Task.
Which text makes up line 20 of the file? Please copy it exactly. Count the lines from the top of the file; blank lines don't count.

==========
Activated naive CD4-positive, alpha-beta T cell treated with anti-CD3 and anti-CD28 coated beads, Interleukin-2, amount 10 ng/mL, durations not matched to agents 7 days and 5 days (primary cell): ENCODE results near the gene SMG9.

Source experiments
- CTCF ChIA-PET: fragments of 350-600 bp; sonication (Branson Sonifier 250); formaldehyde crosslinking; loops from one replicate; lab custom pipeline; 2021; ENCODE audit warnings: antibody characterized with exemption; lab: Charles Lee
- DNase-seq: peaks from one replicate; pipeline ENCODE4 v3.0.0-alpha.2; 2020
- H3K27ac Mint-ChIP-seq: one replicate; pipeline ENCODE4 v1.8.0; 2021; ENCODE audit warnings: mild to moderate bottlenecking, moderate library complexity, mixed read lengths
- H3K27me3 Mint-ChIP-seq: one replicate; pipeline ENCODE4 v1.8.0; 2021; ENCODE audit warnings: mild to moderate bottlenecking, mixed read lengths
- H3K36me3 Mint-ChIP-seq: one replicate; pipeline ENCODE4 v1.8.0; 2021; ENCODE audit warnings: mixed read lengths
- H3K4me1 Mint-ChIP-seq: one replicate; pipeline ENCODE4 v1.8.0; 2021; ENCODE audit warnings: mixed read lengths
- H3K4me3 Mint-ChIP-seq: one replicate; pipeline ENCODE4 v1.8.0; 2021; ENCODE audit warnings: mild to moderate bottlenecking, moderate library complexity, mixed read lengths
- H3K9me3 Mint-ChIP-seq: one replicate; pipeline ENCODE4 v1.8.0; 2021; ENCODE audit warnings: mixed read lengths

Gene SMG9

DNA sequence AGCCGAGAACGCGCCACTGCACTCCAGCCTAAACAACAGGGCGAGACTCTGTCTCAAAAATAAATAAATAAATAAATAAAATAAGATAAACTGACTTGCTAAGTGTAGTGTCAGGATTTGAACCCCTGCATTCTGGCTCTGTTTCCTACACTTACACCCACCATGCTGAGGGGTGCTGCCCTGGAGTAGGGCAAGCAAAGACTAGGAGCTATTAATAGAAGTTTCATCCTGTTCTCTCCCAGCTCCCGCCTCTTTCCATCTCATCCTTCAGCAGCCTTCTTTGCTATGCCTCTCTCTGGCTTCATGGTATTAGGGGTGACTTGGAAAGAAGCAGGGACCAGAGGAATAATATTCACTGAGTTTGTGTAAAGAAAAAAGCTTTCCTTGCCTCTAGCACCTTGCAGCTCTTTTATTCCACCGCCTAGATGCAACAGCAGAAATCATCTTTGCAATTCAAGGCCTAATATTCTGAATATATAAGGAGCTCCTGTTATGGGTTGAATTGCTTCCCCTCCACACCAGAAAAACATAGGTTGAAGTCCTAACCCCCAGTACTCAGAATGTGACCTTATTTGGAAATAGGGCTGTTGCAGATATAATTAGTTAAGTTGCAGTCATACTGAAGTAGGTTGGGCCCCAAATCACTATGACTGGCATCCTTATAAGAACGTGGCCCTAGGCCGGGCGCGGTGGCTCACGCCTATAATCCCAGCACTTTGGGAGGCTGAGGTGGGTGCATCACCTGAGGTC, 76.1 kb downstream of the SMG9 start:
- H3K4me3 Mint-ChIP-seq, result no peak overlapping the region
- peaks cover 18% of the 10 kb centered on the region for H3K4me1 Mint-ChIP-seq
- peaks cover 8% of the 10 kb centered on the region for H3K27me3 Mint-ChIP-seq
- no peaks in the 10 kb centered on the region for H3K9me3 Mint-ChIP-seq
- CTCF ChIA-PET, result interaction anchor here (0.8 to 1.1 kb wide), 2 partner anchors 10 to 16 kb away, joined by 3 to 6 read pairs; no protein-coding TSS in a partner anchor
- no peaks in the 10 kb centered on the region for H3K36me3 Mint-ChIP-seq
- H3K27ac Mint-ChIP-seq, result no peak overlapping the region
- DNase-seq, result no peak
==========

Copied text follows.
- DNase-seq, result no peak